Once upon a time there was a bag swing on Carlin Drive in Westlake. What, you might ask, is a bag swing? A long rope was attached to the top branch of a tree—undoubtedly a cypress—on the edge of the swamp at the north end of Carlin Drive. The tree was a lofty one—fifty or sixty feet—and about halfway up someone’s father, or maybe some of the neighborhood boys, had built a small wooden platform just large enough to hold two Junior High kids.
Said kids got to the platform by climbing up a series of wooden slats nailed to the tree at twelve to fifteen inch intervals. Did I mention this platform was twenty-five feet or so off the ground? At the bottom end of the rope a ten-pound flour sack filled with sand had been tied.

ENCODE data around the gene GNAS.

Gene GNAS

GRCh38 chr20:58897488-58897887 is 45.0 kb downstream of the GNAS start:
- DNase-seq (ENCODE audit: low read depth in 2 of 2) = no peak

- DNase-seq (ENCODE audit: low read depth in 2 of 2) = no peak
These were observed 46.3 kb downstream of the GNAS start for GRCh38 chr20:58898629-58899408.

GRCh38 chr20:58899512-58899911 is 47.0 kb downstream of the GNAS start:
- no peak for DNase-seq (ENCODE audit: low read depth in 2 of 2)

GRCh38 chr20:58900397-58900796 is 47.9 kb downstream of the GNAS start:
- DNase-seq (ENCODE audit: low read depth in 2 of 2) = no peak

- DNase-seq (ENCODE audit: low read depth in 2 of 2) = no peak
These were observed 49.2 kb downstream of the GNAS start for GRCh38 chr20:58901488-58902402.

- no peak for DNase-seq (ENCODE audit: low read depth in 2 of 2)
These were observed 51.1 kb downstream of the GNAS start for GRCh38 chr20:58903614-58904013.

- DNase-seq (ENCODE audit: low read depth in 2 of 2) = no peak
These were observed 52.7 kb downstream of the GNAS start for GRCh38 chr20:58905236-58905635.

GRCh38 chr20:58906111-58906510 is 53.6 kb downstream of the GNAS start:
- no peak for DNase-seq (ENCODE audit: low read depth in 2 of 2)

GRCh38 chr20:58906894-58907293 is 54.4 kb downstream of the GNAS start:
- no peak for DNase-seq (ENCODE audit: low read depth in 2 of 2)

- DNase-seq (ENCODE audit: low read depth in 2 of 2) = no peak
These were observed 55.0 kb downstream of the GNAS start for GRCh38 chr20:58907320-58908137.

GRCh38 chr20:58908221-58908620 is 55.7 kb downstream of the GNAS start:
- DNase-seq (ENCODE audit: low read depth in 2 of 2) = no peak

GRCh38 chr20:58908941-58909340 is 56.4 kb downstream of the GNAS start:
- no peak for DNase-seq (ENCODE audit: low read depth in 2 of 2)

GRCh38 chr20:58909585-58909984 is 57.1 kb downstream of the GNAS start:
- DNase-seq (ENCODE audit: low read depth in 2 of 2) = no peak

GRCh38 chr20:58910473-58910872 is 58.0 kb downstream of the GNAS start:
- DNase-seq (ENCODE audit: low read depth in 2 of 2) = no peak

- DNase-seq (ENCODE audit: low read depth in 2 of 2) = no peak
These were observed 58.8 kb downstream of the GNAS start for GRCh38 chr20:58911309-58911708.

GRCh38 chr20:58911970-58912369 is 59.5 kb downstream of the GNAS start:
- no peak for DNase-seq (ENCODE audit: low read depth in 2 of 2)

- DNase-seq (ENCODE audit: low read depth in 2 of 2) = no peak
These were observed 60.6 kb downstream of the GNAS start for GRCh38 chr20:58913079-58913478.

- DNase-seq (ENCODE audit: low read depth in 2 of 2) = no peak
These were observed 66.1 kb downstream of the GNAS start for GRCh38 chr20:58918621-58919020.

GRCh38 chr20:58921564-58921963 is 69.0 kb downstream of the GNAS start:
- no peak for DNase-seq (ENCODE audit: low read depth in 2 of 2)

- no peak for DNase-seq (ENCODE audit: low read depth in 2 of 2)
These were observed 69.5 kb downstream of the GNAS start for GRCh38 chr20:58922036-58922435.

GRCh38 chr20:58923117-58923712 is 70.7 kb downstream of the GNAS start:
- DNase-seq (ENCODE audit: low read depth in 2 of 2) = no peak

The object was to straddle the bag and swing out over the swamp—cypress knees, water moccasins, and everything else the swamp nourished. That wasn’t too dangerous. Junior High kids don’t weigh that much. Trouble was—it got boring with just one person flying out over the murky water. Why not see how many could jump on every time it made a pass back to the platform? I think six was our limit. The last two to jump on were hanging on by their fingernails (pardon the cliche.) Did I mention we were twenty-five feet above the swamp? Oh, that’s right. I did.
I’ll dispense with calling out names here to protect the guilty, but I remember those Saturday and Sunday summer afternoons when we could experience the freedom of the birds—when for a brief moment we could defy gravity and soar with the eagles. Dangerous? Not that bunch. After all, we were twelve years old. We were going to live forever. I guess some things never change.
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